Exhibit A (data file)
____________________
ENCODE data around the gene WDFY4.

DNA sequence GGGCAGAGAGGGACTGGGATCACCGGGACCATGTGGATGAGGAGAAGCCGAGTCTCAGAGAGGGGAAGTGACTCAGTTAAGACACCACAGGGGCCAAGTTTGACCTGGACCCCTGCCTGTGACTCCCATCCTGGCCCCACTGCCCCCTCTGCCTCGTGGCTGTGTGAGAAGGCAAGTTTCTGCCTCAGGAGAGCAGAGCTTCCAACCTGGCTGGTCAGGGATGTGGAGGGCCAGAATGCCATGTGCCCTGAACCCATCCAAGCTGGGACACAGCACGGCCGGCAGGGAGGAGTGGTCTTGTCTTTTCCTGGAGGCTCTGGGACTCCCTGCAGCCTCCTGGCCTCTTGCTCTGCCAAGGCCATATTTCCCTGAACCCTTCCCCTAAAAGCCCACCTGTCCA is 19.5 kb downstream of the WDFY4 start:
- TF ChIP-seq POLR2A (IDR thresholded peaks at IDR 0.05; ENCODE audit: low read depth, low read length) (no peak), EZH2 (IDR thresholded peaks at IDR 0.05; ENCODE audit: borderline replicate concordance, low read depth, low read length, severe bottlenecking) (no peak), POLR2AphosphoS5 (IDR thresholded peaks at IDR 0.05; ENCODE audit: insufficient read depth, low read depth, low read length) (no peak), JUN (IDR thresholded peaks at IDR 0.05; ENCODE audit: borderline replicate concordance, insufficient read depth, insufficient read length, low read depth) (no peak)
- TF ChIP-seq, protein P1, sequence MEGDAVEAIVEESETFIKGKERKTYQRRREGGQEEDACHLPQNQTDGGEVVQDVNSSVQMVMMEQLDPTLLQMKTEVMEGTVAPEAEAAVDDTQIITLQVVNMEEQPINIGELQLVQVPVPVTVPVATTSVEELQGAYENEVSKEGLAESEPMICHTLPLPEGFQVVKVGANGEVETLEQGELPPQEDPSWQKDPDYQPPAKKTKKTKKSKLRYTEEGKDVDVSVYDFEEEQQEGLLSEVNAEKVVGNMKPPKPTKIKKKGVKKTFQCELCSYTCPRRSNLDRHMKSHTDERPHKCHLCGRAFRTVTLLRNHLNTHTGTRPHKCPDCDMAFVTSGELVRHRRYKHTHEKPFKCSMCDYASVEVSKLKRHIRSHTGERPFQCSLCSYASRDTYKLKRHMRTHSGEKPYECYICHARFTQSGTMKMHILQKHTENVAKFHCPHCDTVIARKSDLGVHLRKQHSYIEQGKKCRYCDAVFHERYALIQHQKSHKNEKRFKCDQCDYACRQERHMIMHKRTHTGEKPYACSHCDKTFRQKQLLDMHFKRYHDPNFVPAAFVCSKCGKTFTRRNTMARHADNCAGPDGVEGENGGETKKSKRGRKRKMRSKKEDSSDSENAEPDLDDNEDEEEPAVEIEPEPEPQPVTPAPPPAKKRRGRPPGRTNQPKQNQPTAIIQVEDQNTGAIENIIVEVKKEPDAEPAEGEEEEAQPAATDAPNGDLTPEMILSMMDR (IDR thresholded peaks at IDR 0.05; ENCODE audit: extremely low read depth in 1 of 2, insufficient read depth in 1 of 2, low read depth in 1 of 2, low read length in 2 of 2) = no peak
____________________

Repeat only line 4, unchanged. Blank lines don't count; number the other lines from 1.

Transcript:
- TF ChIP-seq, protein P1, sequence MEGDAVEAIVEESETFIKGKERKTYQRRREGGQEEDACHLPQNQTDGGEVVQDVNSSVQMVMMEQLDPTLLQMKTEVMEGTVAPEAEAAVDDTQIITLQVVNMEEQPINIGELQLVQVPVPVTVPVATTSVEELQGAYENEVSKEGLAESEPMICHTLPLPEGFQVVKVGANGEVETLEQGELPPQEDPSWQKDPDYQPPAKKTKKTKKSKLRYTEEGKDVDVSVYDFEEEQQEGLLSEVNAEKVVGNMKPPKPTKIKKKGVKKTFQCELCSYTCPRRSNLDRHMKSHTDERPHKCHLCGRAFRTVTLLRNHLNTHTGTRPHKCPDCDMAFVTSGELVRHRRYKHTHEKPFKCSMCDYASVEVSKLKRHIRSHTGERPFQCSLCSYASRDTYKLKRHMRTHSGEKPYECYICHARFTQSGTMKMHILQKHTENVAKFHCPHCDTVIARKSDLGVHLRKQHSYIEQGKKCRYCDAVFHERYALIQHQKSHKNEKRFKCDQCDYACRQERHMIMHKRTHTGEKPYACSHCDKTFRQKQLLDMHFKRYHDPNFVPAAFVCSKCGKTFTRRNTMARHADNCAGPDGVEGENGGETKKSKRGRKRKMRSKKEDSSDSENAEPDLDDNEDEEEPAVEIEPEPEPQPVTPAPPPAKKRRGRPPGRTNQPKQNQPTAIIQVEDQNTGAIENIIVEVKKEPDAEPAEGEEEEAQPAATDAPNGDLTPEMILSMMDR (IDR thresholded peaks at IDR 0.05; ENCODE audit: extremely low read depth in 1 of 2, insufficient read depth in 1 of 2, low read depth in 1 of 2, low read length in 2 of 2) = no peak